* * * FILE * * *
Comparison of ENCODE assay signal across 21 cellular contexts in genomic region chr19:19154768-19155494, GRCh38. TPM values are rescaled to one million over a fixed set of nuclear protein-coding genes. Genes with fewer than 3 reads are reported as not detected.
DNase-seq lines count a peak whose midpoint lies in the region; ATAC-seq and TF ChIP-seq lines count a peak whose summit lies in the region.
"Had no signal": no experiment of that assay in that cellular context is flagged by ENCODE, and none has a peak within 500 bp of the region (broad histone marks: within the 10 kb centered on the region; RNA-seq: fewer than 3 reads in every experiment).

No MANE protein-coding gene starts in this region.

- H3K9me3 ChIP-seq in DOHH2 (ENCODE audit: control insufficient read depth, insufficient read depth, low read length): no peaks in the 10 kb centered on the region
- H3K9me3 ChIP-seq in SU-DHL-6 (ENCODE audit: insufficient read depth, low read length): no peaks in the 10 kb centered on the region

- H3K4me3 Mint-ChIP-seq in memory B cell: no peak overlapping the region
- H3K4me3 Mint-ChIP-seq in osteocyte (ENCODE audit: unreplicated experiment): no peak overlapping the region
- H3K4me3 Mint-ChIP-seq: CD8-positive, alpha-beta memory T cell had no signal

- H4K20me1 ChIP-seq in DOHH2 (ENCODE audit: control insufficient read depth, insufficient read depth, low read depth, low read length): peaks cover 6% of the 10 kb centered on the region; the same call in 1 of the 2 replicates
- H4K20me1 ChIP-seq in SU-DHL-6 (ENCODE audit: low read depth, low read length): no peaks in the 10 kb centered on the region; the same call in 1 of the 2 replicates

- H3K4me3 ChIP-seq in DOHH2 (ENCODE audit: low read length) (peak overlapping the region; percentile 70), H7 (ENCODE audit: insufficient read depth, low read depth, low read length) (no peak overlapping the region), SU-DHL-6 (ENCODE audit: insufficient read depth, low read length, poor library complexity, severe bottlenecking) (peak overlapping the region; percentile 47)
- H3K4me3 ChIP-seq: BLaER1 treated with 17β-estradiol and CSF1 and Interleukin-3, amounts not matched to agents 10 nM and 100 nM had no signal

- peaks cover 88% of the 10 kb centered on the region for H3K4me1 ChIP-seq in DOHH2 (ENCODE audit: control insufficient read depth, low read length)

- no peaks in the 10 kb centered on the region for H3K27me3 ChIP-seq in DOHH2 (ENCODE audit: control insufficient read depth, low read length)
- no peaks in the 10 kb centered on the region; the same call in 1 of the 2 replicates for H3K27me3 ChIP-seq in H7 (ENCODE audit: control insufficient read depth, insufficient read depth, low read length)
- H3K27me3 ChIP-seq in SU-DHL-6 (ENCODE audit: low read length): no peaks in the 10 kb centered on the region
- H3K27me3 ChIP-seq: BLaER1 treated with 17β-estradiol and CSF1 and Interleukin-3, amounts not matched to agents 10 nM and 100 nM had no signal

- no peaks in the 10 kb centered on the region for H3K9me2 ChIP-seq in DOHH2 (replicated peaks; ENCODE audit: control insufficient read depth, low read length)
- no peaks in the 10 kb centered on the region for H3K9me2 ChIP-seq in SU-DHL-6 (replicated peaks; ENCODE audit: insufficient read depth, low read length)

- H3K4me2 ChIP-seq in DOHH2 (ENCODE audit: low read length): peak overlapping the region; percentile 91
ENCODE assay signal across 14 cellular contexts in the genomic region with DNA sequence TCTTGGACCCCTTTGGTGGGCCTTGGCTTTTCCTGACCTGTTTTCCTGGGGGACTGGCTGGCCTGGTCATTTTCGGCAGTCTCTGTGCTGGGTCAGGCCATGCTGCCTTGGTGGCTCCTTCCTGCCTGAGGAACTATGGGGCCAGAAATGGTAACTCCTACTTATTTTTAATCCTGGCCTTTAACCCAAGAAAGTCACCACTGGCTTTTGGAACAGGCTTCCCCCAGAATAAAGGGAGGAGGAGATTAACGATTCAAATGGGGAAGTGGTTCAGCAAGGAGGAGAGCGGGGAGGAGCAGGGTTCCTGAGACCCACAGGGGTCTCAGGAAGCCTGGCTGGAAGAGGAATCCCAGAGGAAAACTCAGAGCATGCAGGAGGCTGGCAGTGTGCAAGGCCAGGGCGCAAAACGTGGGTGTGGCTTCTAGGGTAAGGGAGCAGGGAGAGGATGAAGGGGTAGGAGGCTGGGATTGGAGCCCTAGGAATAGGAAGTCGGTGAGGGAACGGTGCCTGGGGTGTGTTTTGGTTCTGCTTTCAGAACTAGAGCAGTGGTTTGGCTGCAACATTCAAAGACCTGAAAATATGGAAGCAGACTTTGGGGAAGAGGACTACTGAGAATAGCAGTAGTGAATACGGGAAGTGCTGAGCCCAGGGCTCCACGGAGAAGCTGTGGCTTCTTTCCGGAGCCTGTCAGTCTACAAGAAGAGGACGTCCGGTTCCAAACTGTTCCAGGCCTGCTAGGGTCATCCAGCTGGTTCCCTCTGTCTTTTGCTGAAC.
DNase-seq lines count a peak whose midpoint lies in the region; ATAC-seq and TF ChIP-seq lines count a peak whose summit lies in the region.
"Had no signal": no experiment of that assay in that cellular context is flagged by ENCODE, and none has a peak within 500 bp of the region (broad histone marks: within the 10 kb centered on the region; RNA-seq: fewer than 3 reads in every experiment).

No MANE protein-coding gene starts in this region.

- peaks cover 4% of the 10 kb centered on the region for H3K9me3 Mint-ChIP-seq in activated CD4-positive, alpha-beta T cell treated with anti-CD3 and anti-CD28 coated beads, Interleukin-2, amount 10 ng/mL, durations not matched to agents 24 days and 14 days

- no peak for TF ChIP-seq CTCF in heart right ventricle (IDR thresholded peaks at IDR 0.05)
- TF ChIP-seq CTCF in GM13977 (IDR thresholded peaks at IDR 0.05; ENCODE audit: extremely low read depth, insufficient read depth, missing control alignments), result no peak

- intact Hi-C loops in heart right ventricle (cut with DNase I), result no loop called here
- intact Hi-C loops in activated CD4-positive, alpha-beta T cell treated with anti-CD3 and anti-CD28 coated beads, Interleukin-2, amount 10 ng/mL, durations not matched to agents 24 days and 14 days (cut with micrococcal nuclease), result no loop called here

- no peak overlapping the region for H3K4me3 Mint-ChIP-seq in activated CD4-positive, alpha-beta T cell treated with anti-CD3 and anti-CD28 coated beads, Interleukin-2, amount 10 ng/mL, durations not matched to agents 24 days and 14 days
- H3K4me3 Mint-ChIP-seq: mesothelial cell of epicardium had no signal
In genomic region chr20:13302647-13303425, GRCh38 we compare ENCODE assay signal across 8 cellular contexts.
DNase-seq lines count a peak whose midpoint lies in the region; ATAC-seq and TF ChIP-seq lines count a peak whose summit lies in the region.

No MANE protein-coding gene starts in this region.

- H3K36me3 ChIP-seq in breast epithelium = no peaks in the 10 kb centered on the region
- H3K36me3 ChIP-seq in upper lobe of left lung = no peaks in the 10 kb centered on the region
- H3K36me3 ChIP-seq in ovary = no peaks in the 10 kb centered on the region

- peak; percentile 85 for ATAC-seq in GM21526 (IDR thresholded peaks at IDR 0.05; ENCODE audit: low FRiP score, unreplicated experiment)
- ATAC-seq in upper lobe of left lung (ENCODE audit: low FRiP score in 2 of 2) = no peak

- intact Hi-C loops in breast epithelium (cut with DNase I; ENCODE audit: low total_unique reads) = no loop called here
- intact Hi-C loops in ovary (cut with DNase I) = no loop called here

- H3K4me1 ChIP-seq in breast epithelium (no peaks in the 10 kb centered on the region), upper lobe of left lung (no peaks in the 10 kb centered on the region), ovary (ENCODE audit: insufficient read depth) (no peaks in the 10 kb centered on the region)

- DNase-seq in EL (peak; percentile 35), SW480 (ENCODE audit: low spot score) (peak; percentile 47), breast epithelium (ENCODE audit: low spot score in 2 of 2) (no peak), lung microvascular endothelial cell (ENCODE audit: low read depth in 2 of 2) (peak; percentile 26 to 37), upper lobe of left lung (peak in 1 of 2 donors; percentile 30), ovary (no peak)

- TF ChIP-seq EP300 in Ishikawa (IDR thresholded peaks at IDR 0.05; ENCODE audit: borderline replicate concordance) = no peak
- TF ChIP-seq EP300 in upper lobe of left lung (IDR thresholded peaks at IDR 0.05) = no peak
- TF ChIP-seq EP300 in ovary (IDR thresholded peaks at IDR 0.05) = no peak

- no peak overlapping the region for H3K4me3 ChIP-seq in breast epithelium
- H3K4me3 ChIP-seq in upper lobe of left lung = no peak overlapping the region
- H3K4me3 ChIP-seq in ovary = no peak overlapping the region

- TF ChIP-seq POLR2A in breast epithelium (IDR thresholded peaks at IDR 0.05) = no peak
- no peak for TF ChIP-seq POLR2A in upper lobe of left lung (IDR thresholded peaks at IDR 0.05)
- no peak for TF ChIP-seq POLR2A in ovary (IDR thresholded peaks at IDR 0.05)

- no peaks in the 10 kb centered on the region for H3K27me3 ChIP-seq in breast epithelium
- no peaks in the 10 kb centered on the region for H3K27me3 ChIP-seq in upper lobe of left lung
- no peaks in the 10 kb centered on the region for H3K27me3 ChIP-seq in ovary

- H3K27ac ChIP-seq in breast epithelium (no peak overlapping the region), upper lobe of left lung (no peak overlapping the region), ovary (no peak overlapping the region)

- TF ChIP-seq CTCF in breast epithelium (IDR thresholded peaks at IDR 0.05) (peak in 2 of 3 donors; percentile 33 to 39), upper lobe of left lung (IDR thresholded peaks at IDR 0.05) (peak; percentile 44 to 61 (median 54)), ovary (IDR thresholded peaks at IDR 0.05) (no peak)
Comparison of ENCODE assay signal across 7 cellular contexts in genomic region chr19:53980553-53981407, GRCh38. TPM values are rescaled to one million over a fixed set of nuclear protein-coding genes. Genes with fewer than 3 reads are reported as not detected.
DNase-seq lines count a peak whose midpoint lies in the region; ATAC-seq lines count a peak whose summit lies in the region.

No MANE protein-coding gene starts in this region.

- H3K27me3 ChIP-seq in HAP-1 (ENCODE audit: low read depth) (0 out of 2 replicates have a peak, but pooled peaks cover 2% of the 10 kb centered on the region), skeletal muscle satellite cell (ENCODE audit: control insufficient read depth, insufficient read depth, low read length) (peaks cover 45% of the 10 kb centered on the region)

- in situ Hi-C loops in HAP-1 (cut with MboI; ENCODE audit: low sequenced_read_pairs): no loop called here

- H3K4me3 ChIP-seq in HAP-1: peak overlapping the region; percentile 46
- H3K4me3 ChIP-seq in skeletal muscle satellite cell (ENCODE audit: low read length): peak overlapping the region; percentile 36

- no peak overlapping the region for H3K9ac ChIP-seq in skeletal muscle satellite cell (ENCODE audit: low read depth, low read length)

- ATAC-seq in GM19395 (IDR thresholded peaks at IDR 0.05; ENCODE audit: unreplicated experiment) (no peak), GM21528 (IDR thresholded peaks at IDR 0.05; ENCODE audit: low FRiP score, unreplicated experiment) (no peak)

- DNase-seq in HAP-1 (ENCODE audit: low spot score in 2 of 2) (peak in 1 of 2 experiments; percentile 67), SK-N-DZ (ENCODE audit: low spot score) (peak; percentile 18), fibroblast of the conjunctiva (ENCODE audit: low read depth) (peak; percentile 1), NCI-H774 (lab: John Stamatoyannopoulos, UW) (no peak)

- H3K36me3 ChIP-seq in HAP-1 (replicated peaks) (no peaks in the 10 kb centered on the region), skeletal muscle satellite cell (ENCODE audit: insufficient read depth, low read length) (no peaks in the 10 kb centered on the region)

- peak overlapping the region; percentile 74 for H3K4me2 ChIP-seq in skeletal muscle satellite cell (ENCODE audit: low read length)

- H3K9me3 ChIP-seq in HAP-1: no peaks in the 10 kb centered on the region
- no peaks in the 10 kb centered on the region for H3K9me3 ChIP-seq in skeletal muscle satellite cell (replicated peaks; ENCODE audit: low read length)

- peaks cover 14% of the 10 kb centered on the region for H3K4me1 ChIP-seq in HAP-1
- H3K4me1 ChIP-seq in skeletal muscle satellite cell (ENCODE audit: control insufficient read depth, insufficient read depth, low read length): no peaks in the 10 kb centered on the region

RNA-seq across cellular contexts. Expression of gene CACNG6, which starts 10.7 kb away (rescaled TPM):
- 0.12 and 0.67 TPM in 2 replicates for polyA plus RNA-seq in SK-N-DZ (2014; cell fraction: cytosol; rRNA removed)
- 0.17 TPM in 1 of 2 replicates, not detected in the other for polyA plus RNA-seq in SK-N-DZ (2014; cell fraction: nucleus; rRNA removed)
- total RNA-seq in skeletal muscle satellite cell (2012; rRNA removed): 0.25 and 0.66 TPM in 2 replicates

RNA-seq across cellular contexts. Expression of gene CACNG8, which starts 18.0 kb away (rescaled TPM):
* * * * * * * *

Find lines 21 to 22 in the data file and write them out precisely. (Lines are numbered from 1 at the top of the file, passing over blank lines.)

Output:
- H3K4me2 ChIP-seq in DOHH2 (ENCODE audit: low read length): peak overlapping the region; percentile 91
ENCODE assay signal across 14 cellular contexts in the genomic region with DNA sequence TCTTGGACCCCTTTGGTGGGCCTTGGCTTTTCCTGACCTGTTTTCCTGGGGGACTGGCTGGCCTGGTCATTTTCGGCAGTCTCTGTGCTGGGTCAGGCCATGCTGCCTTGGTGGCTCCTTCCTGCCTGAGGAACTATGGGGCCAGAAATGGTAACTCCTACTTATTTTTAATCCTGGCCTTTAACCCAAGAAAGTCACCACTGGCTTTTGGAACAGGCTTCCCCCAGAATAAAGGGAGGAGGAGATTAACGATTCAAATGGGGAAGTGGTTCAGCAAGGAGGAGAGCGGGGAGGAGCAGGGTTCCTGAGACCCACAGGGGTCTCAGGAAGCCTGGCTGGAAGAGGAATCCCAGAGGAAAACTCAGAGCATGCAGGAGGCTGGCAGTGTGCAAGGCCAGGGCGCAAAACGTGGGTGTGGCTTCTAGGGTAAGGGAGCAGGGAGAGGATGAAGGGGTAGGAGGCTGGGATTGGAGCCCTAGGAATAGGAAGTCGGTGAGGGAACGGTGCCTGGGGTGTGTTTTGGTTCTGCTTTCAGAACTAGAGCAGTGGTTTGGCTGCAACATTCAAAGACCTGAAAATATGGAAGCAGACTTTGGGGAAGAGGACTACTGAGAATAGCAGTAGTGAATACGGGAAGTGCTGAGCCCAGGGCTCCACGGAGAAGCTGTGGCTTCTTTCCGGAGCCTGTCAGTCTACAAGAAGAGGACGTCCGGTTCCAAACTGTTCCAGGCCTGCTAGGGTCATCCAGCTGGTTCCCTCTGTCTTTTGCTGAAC.